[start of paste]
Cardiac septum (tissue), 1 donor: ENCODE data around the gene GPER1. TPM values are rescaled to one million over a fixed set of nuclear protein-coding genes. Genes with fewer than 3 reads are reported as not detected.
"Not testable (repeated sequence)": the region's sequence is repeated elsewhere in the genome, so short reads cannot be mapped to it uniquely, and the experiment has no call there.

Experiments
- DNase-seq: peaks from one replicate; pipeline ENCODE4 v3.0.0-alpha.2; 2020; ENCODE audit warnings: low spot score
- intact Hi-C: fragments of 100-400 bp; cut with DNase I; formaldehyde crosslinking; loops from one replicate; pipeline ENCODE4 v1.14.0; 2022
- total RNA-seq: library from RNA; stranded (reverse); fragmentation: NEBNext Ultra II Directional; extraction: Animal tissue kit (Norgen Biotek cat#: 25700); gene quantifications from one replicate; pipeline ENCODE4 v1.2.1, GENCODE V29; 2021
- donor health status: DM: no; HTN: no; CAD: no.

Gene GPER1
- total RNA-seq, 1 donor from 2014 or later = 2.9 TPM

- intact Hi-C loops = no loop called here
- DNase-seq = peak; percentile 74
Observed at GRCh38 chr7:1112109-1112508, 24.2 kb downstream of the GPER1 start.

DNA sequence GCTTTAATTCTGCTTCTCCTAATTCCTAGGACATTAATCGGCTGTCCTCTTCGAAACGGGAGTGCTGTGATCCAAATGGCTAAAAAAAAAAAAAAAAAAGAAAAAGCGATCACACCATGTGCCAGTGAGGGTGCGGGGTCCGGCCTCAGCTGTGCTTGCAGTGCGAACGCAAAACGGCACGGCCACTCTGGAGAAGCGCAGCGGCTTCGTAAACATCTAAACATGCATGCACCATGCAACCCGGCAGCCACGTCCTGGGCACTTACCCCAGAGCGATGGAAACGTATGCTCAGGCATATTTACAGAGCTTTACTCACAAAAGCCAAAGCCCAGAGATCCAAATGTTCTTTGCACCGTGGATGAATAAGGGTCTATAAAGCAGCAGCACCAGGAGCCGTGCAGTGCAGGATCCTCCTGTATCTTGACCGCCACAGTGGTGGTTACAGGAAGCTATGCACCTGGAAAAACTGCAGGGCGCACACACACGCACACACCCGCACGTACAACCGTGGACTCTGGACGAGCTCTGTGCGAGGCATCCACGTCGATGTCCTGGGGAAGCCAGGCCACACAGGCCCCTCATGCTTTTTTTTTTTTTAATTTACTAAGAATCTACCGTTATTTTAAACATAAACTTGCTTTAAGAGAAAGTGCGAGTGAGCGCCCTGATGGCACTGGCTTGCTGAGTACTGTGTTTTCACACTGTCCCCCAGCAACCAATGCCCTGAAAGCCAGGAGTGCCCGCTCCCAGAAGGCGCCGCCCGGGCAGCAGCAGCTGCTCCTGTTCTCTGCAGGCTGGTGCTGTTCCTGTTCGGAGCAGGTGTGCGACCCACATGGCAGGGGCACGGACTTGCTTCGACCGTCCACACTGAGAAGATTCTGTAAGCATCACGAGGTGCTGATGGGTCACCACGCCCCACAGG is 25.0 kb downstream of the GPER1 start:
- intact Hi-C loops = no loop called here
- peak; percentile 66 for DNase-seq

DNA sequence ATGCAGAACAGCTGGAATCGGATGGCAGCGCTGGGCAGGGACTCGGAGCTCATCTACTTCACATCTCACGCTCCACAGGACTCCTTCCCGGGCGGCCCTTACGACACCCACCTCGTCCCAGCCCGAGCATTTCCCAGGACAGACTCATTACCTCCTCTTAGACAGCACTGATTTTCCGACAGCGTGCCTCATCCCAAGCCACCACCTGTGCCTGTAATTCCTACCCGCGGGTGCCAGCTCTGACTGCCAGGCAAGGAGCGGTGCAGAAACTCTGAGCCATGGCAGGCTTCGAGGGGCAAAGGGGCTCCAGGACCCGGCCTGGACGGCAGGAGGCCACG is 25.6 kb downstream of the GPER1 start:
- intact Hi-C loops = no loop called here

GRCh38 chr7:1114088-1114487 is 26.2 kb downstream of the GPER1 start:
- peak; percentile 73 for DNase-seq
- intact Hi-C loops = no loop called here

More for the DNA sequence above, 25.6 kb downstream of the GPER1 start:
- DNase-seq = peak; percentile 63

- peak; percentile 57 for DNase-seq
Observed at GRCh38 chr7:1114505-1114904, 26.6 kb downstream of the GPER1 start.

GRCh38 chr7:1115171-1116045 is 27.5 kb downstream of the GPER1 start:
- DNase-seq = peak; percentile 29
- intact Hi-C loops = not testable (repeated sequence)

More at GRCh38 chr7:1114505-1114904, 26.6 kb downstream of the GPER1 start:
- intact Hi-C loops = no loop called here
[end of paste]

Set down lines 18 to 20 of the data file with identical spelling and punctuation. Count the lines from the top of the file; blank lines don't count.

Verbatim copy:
GRCh38 chr7:1114088-1114487 is 26.2 kb downstream of the GPER1 start:
- peak; percentile 73 for DNase-seq
- intact Hi-C loops = no loop called here